A prospective analysis of circulating saturated and monounsaturated fatty acids and risk of non-Hodgkin lymphoma.Int J Cancer 2018; 143(8):1914-1922IJ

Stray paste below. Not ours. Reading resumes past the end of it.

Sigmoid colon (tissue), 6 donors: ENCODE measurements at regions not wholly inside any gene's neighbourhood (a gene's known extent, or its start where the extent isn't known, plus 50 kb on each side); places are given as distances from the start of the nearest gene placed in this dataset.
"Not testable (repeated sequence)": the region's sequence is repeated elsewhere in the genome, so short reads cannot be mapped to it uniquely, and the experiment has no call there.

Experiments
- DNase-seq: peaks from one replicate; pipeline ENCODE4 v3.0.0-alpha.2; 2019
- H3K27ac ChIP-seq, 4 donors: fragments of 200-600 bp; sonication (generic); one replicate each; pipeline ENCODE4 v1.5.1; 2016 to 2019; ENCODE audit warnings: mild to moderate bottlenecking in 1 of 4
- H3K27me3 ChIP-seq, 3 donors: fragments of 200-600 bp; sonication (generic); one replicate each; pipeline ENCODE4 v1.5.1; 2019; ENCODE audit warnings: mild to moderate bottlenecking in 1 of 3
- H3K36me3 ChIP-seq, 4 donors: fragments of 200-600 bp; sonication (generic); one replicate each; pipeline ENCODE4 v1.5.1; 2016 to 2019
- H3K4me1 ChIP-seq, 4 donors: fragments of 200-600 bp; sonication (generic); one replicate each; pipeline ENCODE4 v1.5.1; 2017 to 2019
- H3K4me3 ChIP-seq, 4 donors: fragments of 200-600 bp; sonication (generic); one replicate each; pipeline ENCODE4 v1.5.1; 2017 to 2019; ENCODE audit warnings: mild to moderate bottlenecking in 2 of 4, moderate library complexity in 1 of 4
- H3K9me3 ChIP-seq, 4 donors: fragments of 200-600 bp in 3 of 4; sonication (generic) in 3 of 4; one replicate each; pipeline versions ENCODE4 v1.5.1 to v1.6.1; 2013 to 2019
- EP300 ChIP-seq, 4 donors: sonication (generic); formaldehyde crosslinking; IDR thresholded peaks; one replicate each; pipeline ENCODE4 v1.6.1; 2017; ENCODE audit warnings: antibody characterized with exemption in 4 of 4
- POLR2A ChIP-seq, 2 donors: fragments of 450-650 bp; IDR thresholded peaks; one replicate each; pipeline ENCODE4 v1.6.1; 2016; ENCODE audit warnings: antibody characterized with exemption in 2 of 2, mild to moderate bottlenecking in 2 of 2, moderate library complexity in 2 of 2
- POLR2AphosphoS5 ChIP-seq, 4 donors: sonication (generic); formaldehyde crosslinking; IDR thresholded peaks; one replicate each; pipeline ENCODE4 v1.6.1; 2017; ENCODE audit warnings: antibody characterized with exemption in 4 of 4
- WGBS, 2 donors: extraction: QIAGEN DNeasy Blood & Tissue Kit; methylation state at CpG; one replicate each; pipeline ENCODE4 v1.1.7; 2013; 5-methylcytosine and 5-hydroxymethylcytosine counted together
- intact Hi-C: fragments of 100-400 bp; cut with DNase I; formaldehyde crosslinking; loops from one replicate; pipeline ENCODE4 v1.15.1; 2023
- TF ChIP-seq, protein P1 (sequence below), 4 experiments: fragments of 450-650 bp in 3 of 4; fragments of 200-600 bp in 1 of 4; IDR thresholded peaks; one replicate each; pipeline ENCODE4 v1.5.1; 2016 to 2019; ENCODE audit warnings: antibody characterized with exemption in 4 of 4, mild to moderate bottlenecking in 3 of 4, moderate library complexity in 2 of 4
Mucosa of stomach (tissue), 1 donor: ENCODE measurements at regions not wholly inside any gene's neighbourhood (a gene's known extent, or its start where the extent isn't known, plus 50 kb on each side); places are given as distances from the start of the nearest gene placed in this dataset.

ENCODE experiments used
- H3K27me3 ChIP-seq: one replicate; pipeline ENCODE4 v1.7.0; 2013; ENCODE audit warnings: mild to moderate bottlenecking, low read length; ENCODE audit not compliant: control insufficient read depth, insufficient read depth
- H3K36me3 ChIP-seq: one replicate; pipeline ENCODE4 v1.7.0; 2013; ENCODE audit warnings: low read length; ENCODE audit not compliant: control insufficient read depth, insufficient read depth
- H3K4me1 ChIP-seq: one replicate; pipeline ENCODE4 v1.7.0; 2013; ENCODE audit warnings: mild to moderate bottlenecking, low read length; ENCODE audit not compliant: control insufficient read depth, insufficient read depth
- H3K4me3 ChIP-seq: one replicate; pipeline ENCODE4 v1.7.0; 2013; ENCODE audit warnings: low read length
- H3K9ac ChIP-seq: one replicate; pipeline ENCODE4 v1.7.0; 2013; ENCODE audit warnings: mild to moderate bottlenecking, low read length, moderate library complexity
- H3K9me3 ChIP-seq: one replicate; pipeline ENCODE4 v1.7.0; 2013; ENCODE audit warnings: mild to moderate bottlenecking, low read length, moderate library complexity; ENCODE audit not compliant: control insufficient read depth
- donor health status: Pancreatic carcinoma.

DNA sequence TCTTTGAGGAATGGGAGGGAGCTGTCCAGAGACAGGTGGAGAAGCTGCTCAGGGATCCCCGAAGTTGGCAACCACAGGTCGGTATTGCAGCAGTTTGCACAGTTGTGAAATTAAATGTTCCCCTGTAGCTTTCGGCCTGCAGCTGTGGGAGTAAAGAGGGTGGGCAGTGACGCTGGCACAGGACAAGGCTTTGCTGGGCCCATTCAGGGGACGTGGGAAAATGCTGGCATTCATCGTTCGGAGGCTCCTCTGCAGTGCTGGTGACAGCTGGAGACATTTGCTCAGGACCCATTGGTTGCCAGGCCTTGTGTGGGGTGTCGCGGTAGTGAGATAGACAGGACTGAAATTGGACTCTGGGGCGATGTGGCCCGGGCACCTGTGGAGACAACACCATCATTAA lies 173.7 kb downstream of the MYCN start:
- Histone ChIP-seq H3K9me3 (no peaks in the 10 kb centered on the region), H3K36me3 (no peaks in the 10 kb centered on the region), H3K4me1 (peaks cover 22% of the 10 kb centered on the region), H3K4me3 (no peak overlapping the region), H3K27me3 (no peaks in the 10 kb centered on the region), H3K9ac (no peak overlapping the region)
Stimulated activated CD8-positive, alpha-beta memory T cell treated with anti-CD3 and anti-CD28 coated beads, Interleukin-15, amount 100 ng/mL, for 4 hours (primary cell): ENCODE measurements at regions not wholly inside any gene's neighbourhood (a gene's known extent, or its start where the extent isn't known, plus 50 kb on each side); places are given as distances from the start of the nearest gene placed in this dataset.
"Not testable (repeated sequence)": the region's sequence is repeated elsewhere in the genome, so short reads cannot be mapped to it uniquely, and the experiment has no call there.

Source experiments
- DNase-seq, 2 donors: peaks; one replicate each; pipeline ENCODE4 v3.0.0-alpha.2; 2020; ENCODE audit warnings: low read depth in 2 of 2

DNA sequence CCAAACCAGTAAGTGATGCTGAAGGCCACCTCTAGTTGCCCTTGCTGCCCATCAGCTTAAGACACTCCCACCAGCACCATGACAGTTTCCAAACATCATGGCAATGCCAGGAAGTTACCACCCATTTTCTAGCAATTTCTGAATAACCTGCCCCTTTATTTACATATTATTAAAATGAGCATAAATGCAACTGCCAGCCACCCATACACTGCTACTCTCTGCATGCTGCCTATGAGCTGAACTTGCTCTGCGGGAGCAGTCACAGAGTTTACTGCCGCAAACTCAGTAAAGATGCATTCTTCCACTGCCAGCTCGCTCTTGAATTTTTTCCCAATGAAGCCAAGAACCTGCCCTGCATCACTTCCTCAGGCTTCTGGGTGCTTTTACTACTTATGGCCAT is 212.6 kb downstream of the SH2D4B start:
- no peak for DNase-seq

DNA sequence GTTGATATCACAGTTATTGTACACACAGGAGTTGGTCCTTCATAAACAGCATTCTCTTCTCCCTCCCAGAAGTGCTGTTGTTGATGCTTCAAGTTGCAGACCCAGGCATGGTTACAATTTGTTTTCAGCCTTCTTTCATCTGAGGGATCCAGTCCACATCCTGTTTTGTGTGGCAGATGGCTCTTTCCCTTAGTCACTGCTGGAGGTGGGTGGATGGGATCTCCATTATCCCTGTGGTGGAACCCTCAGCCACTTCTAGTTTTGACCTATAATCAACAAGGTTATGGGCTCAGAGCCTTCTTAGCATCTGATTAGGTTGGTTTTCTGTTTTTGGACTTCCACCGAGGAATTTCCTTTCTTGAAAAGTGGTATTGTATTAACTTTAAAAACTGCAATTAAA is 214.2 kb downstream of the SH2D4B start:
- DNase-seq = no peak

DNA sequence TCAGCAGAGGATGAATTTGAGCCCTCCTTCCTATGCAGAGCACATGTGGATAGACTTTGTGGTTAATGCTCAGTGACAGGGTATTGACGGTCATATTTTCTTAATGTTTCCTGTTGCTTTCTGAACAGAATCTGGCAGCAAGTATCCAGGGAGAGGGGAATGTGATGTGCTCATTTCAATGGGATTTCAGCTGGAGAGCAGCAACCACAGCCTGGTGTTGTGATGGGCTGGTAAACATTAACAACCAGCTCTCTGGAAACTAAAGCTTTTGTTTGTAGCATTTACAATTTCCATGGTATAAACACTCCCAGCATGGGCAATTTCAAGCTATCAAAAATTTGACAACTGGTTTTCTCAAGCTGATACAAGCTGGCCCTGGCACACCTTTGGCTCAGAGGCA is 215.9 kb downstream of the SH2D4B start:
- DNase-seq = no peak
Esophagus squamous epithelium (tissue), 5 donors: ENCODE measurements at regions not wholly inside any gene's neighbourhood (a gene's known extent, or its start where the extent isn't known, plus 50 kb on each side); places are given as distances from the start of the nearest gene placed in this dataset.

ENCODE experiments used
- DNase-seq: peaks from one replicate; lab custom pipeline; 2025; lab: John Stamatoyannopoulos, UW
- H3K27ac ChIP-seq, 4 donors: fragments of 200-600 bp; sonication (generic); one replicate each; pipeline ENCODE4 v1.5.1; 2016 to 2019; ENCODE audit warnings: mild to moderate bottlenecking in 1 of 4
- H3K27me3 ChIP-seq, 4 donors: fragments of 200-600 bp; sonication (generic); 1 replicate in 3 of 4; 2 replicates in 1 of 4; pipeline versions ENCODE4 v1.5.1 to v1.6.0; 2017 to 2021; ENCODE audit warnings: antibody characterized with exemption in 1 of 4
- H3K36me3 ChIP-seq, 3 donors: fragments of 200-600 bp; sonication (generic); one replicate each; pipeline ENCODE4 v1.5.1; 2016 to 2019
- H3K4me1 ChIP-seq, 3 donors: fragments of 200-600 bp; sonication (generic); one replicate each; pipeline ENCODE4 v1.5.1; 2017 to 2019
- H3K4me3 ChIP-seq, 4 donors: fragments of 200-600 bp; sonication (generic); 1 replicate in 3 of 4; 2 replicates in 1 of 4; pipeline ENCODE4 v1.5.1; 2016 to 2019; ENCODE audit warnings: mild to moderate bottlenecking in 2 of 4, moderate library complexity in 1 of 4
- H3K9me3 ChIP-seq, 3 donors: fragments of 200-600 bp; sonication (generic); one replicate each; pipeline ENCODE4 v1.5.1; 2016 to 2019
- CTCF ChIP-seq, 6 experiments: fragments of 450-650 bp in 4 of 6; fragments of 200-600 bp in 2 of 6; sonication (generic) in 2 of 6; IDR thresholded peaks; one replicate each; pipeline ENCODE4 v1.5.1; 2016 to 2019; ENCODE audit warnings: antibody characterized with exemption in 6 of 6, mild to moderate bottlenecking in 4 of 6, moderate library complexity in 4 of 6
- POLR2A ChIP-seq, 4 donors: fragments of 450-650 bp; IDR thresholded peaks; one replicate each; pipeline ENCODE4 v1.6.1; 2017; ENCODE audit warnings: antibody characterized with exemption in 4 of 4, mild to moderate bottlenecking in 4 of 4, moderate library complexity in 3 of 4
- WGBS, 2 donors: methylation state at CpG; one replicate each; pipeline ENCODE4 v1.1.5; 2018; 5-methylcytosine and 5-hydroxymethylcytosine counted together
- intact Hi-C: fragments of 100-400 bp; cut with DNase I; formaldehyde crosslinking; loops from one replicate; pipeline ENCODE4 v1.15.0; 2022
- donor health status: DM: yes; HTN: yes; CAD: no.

Circulating saturated (SFA) and monounsaturated fatty acids (MUFA), which are predominantly derived from endogenous metabolism, may influence non-Hodgkin lymphoma (NHL) risk by modulating inflammation or lymphocyte membrane stability. However, few biomarker studies have evaluated NHL risk associated with these fats. We conducted a prospective study of 583 incident NHL cases and 583 individually matched controls with archived pre-diagnosis red blood cell (RBC) specimens in the Nurses' Health Study (NHS) and Health Professionals Follow-Up Study (HPFS). RBC membrane fatty acid levels were measured using gas chromatography. Using multivariable logistic regression, we estimated odds ratios (OR) and 95% confidence intervals (CI) for risk of NHL and major NHL subtypes including T cell NHL (T-NHL), B cell NHL (B-NHL) and three individual B-NHLs: chronic lymphocytic leukemia/small lymphocytic lymphoma (CLL/SLL), diffuse large B-cell lymphoma (DLBCL) and follicular lymphoma. RBC SFA and MUFA levels were not associated with NHL risk overall. However, RBC very long chain SFA levels (VLCSFA; 20:0, 22:0, 23:0) were inversely associated with B-NHLs other than CLL/SLL; ORs (95% CIs) per standard deviation (SD) increase in level were 0.81 (0.70, 0.95) for 20:0, 0.82 (0.70, 0.95) for 22:0 and 0.82 (0.70, 0.96) for 23:0 VLCSFA. Also, both VLCSFA and MUFA levels were inversely associated with T-NHL [ORs (95% CIs) per SD: VLCSFA, 0.63 (0.40, 0.99); MUFA, 0.63 (0.40, 0.99)]. The findings of inverse associations for VLCSFAs with B-NHLs other than CLL/SLL and for VLCSFA and MUFA with T-NHL suggest an influence of fatty acid metabolism on lymphomagenesis.